In the Hospital - a quick look

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For some parents of preemie babies, the neonatal intensive care unit (NICU for short) becomes a home away from home while they wait for their preemie baby to get strong enough to leave.


The NICU is where your preemie baby will get lots of help.

It can be noisy, confronting, and stressful. Learning a little about the equipment, what health professionals are doing, and some of the medical jargon can help parents of preemie babies feel more confident and less overwhelmed.
Preemie help is here to make sense of it all.


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Checklist: Preparing to Take Preemie Home

Being prepared to take you preemie home can be very important as you may not have instant access to the doctors and nurses of the NICU. Make sure you understand instructions and plan important tasks.

Equipment Use

  • Make sure you understand how to undertake any procedures or use any equipment that your preemie needs at home.
  • Practice before you leave and have a staff member check while you use the equipment or administer any treatments so be sure you are doing it correctly.
  • Be clear about any medications your preemie needs, make sure you know how to give these medications, what they are for, and any side effects they may have

Plan for Follow-up Appointments

Depending on your preemie baby’s needs you may need to follow-up with a number of health care providers, some common ones include;

  • Your premmies paediatrician
  • Home care nurse
  • Ophthalmologist (doctor for the eyes)
  • Audiologist (hearing specialist)

Your preemie in the car seat

Before being sent home, some hospitals may ask you to bring in your baby car seat. This is done so preemie can be placed in the car seat while connected to monitors to take heart and breathing rates, to work out if your baby can cope with being in the car seat.

If they are unable to cope, you may need to get a special care seat restraint – ask the hospital staff for details.

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Protection from Infection

Since preemies were born before their bodies were mature enough, they can still be vulnerable to infection, especially respiratory infections, such as Respiratory Syncytial Virus (RSV).

Important things to do to prevent infection;

  • Ensure everyone who touches or holds your preemie, ALWAYS washes their hands thoroughly beforehand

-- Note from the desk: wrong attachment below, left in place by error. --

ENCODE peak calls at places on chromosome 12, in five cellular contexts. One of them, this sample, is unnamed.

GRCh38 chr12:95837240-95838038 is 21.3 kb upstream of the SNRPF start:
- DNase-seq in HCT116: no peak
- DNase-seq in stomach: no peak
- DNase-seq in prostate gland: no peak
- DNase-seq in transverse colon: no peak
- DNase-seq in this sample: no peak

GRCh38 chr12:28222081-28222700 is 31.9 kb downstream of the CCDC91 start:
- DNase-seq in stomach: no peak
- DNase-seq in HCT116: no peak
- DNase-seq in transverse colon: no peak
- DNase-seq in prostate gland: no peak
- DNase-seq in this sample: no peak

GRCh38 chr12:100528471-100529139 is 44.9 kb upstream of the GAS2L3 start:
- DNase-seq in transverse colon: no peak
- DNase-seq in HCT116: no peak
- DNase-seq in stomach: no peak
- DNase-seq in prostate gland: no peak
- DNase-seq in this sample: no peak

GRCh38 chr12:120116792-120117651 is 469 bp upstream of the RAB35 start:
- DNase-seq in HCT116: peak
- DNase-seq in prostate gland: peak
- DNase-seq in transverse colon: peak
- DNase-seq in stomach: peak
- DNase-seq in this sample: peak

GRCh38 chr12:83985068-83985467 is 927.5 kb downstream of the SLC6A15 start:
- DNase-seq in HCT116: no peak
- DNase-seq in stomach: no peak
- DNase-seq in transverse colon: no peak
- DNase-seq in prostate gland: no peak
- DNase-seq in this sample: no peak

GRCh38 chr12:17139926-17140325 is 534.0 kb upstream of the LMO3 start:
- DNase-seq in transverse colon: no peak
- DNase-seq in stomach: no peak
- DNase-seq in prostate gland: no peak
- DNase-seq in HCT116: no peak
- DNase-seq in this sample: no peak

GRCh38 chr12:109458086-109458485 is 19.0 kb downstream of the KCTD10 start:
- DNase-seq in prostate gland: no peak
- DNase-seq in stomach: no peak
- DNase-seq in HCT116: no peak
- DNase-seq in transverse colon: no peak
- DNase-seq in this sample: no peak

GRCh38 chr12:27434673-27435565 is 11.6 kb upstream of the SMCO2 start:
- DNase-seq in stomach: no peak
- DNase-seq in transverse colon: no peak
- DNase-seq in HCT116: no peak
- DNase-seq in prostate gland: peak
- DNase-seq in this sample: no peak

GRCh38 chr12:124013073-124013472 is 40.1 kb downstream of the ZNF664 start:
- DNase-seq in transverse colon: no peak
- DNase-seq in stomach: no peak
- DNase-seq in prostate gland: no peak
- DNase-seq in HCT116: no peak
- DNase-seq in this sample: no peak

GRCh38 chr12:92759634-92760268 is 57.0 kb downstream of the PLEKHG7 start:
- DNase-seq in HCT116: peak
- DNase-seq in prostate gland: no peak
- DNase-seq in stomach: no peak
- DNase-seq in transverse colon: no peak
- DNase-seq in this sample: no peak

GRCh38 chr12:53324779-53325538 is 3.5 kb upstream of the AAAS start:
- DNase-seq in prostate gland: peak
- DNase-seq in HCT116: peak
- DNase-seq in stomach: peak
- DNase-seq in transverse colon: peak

• People who are ill or even feel they might be getting unwell should not come in contact with your preemie.
  • Avoid taking your preemie to public places, such as shopping centres, day care centres, grocery, and restaurants
  • Never allow smoking near your preemie
  • Ask your paediatrician about a vaccine for RSV

Give any equipment a test run

  • Some preemies who have apnea of prematurity will need an apnea monitor, which alerts you if baby stops breathing while asleep (gentle stroking on the face, arms, or legs, will stimulate your prem to breathe)
  • Some preemies need oxygen; usually the respiratory therapist will discuss the administration with you

Learn Infant CPR

Cardiopulmonary resuscitation (CPR) classes are often available for parents of preemies at the hospital, ask your nursing staff if you’re interested.

Get Advice on Safe Sleeping Position

The National Institute of Child Health and Development recommends that all babies sleep on their back, unless another position is recommended by your preemie's health care provider.

In the NICU staff may have had your preemie sleeping on their tummy but they were under constant supervision and it is not recommended once at home. Sleeping on their backs prevents accidental suffocation, often called SIDS. Remove unused blankets, clothing, and toys.

Keep a Journal

It can be valuable to you as well as your paediatrician to keep a record of milestones accomplished, no matter how small, as well as any health concerns, or any little tid bit you think is important or interesting.

Ask Questions

If you’re concerned about anything there are a number of 24 help lines, or hospital often have nurses on call for advice over the phone, or make an appointment to see your paediatrician.



AlbertEinstein_iconOne of the greatest minds in history, Albert Einstein was born preterm.

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Preemie, Premmie, or Prem?

Most babies spend between 38 and 42 weeks in their mother’s uterus. So, technically a preterm birth, preemie, premmie, or prem, is an infant who is born less than 37 completed gestational weeks. 

Read More: Defining Preterm birth



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